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Wednesday, July 04, 2007

Influences and seed for The Roman's Virgin Mistress

Twyla Tharp in her wonderful book The Creative Habit speaks about seeds or influences. Basically she makes the point there are no new ideas under the sun. Get over it and think about the combination of ideas to make something your very own. Ideas and seeds for books never come from just one place. Tharp also makes the point that if one keeps going back to the same source, the well rapidly runs dry and creativity ceases.
So what are the influences that I know about for The Roman's Virgin Mistress.
Tom Holland's book Rubicon, in particular his chapter on Baiae and its contribution to the fall of the Republic first made me want to write about this city. I wanted to write about it since I wrote GH. Regular readers will know that I wrote two other books between GH and TRVM. These books have yet to appear in the North American Market.
I was particularly intrigued by the role of the Queens of Baiae, the society hostesses who controlled the access to power. Unlike Rome, women were far more in the ascendancy here. Baiae had this very loose reputation. More divorces had happened on the sands of Baiae than anywhere else for example.
Catullus's poems to his Mistress also provided some inspiration. But I did not think and still not think I could write a jaded woman without any morals. ( I may to try sometime as a challenge) I wanted something else.
Then I happened to read again about Anna Nicole Smith and her fight against her late husband's son for her inheritance. This made me wonder what if -- my heroine was more sinned against than sinning and simply notorious for having married. I had a heroine that I could work with. And yes, I know the virgin widow is a stock character, but I like to think that I made Silvana a bit different. It is also a sordid fact of life that many women have been married to old men. Catherine Howard and Henry VIII is another example. Was that marriage actually consummated? By the time Henry VIII married Katharine Parr, Katharine is simply a nurse.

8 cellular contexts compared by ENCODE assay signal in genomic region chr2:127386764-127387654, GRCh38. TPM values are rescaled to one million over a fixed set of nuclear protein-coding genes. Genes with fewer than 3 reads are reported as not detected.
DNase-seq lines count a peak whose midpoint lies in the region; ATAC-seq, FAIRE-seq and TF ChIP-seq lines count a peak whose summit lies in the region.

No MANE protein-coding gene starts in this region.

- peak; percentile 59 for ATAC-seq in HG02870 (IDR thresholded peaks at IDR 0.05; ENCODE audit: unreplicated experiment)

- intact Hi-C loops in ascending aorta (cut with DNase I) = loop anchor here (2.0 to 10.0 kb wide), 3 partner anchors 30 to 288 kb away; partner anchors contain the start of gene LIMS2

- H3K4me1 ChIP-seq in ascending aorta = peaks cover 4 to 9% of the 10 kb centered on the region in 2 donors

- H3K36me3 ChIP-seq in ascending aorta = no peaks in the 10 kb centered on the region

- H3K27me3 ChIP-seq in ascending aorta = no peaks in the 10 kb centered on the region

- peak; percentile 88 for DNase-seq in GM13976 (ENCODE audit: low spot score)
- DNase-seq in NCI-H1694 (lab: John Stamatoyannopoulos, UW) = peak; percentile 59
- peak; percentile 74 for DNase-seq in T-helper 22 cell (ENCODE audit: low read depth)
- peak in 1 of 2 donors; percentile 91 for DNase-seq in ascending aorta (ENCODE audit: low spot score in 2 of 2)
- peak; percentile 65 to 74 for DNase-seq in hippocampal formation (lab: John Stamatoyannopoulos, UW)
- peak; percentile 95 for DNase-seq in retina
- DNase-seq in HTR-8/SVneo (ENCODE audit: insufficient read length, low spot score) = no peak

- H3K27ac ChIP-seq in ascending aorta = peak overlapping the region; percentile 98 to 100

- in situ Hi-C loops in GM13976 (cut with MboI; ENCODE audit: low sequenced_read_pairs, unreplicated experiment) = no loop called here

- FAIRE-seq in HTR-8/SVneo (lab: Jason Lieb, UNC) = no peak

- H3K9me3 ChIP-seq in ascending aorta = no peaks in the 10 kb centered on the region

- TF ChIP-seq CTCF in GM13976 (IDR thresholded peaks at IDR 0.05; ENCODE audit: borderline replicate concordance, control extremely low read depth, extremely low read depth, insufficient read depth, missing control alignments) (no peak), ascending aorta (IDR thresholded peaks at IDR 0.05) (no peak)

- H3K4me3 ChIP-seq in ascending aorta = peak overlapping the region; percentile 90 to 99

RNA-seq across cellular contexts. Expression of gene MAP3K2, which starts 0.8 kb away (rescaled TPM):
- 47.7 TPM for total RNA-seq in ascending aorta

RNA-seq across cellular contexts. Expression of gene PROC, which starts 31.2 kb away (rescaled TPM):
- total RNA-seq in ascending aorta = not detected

The book The World of Lady Jane Grey also I suppose was an influence as it shows quite clearly the sort of precarious world Katharine Parr lived in.There is no guarantee that had he lived, Katharine Parr would have been Henry III's last wife.
Also was an unconsummated marriage a real marriage and would the wife have right to inherit? What if she needed to inherit? What complications would being a virgin then cause? So I had my heroine or at least an idea of how I could make her. And I know some people groan at the thought but the character really intrigued me. What would it be like to have everyone think you are a whore and to know that you are not, but because of other considerations, you did not dare say.
But what about my hero and my premise.
Why would any one want to get involved with Silvana? And how could it be made worse?
Baiae was the sort of place that made men and destroyed them. I wanted my hero to be of the establishment and someone for whom being involved with Silvana would be fraught with peril.
I knew also that I wanted Baiae to resemble the Regency. There are far more obvious similarities with the Regency time period than say with the Medieval time period, or even the Celtic period. There are plenty of parallels with our own period. I happened to be rereading Faro's Daughter when things fell into place. Excellent book by the way. Read it if you haven't.
What if I used a senator who had to disentangle his young nephew from the clutches of this Society presumed whore? It is an excellent stock in trade premise and one that Roman themselves used ad nauseum -- upright and often uptight man being charged with getting rid of undesirable woman discovers she is actually not as she seems and falls in love to the dismay of his family. These sort of stories were notorious for deus ex machina by the way. The normal situation was for a god or goddess to appear and revel that the woman in question had been mixed up at birth or to hand her a large fortune or whatever.
As an aside: a fun thing to do sometimes is to see if you can up with the basic premise for a story and see what fable/fairy tale/myth/saga it relates back to. There are no new premises under the sun, just twists on old ones. A good working knowledge of folklore and myth is a useful thing. Ovid's Metamorpheses is a good place to start.
There are other seeds as well, I know Fortis's reaching out of his hand at the very start was inspired by the movie of Howl's Moving Castle. I loved Christain Bale's voice in that movie and he helped to inspire Fortis. I wanted someone who had been through the mill and had a reason to protect his reputation, but who also knew the score, knew how Baiae operated.
And if I think I am sure there were other seeds. But hopefully will give you some idea of the main influences. The ideas really come from everywhere but it is the combo that makes them your own.

1 comment:

India said...

This is brilliant Michelle-- I find it so fascinating how you take modern-day issues and relate them back to your period, seeing them through the eyes of the time.

I'm so, so looking forward to making a start on the book-- it's sitting tantalisingly on my bedside table waiting for The Deadline to pass!